is how damaging the bugs are, and how much you want to spend preventing
the bugs *through the entire life cycle - design, development, and deployed*.

"why are you spending $250,000 extra to fix the flaw?"
Because the estimate is abviously wrong. You cannot predict the full
outcome which brings the sum from the least possible number up to
infinitum.

Well, yeah. I suppose it's *possible* that your system's weak password system
will allow a hacker to get in, and from your system hack into the LHC and
control it to spawn a black hole that eats the Earth.  And even that is
still a finite, not "infinitum".

It's also pretty fucking unlikely.  Most of the time, the analysis sticks to
reasonably predictable outcomes - the cost of a critical server being down for
X number of days, the cost of penalties/fines/lawsuits if there's an exposure,
the cost of bad PR, etc.  At some point, you have to forget about the
movie-plot scenarios and restrict yourself to the shit that actually happens in
real life.  If a given result hasn't been reported in the trade press in the
last 5 years, you can probably not worry about it.

For instance, let's imagine a flaw in your favourite OS happens to
allow any hacker backdoor access to it, there's the possibility of it
being covered up neatly, with just paying your developers OR getting a
nice load of media hype and pay dearly with losing your customers.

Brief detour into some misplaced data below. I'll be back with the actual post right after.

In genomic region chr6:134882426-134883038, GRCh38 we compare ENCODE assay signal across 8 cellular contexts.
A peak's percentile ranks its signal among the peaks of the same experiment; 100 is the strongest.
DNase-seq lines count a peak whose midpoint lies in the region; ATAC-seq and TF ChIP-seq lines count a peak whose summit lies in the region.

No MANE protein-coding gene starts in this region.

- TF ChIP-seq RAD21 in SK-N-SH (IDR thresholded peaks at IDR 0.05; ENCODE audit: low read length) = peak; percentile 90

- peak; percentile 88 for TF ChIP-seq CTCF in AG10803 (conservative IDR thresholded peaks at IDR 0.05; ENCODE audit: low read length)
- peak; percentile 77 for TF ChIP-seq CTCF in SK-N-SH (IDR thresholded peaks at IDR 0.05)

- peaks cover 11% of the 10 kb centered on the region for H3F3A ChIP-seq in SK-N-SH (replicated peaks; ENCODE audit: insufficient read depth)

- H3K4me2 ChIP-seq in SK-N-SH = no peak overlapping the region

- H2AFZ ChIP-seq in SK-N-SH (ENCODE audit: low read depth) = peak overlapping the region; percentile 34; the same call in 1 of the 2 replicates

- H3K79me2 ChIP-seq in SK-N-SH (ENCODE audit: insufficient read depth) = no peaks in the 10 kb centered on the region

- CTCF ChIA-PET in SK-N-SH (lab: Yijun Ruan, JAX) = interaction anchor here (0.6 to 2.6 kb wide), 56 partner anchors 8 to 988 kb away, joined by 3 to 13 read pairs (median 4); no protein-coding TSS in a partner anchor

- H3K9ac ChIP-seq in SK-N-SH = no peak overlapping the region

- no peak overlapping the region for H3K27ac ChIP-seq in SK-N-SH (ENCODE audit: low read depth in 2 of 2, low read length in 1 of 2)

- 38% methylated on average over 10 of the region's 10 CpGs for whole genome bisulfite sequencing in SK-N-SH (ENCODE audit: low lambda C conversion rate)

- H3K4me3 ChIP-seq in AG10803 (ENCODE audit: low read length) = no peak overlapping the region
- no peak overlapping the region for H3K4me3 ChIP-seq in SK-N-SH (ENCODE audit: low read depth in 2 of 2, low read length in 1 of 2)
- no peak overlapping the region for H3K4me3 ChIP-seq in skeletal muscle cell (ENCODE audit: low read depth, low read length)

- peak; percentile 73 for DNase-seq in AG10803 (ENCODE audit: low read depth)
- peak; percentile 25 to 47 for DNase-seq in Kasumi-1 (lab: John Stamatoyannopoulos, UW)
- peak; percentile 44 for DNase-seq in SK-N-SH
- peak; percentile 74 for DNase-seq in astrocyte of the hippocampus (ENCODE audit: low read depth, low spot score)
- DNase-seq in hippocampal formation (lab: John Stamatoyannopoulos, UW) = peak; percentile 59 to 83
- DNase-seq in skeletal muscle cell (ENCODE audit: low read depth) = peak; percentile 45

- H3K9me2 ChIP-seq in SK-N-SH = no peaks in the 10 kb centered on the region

It's like buying insurance (in fact, it's *exactly* like buying insurance).
You can usually buy different levels of coverage, for different premium
payments.  Do you just buy the legal minimum you need for car insurance?
Or do you spend another $10/month for an additional $1M of liability
insurance? Or $20/mo for $2M?  Same for your home/renter insurance. If
you have a mortgage, you may be required to buy a certain amount. If you
want more coverage, you have to decide how much to spend, to cover what
threats.  If you live in a flood plain, you might want to pay extra for
flood insurance.  You live someplace that has no history of flooding and
not much chance of it changing, maybe save the money.

Why do people understand how buying insurance works, but have trouble
understanding that security is the same sort of trade-offs?  In both
cases, it's the same sort of risk modeling and analysis.

Personally, I'd rather not do risk modeling at all, or at least, keep
the information within reasonable bounds rather then let it reign my
(hypotethical) company.

Unfortunately, you'll need to do some risk modeling to figure out what
"reasonable bounds" is for each piece of information.  Some is OK to go
on your public webpages, some goes on protected webpages only, some is
only allowed on employee's workstations, some is only allowed in certain
departments - and maybe you have some data that should stay on stand-alone
machines in highly secured areas, with armed guards searching for USB keys
and the like.  But you'll need to do some risk analysis and modeling to
decide which data is in which category.